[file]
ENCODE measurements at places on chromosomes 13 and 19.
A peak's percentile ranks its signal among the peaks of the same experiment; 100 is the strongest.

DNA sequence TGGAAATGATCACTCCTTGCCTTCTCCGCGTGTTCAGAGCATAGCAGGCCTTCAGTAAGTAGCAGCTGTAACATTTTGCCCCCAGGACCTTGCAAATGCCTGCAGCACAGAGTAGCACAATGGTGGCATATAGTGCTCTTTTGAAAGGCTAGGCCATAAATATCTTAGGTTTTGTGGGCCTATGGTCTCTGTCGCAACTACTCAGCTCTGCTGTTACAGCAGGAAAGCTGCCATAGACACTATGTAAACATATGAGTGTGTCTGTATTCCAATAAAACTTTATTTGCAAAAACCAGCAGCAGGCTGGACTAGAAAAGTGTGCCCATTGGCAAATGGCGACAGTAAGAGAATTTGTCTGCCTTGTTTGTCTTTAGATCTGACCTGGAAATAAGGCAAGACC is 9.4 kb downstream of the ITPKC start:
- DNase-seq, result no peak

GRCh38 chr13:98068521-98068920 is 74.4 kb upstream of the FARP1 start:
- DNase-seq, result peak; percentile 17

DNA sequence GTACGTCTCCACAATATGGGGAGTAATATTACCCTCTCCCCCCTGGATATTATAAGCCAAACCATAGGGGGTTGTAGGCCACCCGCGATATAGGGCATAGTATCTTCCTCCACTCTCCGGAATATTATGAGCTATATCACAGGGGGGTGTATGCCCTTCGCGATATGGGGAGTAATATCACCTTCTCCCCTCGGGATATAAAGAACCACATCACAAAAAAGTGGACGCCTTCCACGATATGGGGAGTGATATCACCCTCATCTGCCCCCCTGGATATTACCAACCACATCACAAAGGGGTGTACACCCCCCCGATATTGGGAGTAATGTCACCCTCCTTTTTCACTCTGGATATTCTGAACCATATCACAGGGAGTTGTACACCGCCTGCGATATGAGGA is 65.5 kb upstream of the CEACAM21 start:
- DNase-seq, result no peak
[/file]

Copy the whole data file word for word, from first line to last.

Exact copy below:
ENCODE measurements at places on chromosomes 13 and 19.
A peak's percentile ranks its signal among the peaks of the same experiment; 100 is the strongest.

DNA sequence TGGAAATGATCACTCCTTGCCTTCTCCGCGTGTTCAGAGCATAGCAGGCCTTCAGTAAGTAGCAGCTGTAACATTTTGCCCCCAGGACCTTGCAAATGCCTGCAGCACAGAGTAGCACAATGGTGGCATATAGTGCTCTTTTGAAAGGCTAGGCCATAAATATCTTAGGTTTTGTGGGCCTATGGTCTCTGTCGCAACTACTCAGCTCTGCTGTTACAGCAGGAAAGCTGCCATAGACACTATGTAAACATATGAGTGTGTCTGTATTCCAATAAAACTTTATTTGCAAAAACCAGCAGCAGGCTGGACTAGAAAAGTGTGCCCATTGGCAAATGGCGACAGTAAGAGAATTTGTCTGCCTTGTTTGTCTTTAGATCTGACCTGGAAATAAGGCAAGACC is 9.4 kb downstream of the ITPKC start:
- DNase-seq, result no peak

GRCh38 chr13:98068521-98068920 is 74.4 kb upstream of the FARP1 start:
- DNase-seq, result peak; percentile 17

DNA sequence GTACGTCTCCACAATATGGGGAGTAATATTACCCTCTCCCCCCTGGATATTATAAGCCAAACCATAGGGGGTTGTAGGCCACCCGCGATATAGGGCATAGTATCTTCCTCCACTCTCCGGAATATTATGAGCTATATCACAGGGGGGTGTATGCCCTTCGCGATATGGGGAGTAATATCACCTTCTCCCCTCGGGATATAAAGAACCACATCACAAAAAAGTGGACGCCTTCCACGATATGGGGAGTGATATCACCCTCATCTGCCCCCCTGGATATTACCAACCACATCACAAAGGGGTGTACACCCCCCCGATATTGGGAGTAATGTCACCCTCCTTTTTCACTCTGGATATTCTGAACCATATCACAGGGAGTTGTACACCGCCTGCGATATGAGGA is 65.5 kb upstream of the CEACAM21 start:
- DNase-seq, result no peak